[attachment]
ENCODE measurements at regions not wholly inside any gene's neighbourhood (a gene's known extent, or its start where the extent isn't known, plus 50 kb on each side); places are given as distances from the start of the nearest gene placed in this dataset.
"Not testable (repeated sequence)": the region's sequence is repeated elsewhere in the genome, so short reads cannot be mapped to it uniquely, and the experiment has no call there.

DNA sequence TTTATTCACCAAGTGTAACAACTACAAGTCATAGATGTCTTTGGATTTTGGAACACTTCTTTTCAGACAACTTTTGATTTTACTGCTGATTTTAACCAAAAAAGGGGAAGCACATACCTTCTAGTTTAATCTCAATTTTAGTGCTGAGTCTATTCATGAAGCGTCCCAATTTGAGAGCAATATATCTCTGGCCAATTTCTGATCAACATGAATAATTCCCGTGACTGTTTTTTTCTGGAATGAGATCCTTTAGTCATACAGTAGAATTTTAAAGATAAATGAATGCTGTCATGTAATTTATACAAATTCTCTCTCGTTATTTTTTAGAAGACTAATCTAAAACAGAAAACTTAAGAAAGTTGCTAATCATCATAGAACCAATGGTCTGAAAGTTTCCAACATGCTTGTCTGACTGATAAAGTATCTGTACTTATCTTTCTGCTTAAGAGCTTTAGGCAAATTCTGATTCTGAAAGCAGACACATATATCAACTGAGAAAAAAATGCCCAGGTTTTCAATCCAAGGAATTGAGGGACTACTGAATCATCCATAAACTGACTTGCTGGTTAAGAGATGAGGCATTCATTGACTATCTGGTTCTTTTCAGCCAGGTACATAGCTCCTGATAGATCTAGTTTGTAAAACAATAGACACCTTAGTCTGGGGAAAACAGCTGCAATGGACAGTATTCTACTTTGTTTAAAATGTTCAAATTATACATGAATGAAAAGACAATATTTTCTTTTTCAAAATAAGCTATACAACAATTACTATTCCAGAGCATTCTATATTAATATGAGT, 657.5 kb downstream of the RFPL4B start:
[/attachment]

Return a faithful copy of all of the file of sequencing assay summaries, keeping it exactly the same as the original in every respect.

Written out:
ENCODE measurements at regions not wholly inside any gene's neighbourhood (a gene's known extent, or its start where the extent isn't known, plus 50 kb on each side); places are given as distances from the start of the nearest gene placed in this dataset.
"Not testable (repeated sequence)": the region's sequence is repeated elsewhere in the genome, so short reads cannot be mapped to it uniquely, and the experiment has no call there.

DNA sequence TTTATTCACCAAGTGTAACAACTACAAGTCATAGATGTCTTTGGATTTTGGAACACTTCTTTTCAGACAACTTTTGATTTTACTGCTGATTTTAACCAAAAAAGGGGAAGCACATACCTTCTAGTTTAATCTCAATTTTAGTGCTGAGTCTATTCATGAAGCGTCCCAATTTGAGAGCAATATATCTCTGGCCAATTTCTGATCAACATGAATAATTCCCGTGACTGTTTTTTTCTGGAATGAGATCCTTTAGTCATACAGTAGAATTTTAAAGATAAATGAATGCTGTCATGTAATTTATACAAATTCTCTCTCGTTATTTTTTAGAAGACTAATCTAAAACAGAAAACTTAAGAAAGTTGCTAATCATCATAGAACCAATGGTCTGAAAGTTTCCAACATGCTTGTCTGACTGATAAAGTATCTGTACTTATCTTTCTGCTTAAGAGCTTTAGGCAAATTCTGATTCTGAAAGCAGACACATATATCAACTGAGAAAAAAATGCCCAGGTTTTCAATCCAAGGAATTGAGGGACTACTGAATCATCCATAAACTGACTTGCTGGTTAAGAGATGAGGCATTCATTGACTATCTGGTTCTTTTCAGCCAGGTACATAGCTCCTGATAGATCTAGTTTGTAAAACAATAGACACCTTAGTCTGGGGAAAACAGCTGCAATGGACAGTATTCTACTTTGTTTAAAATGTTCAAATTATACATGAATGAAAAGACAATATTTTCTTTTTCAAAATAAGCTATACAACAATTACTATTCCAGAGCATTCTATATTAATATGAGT, 657.5 kb downstream of the RFPL4B start: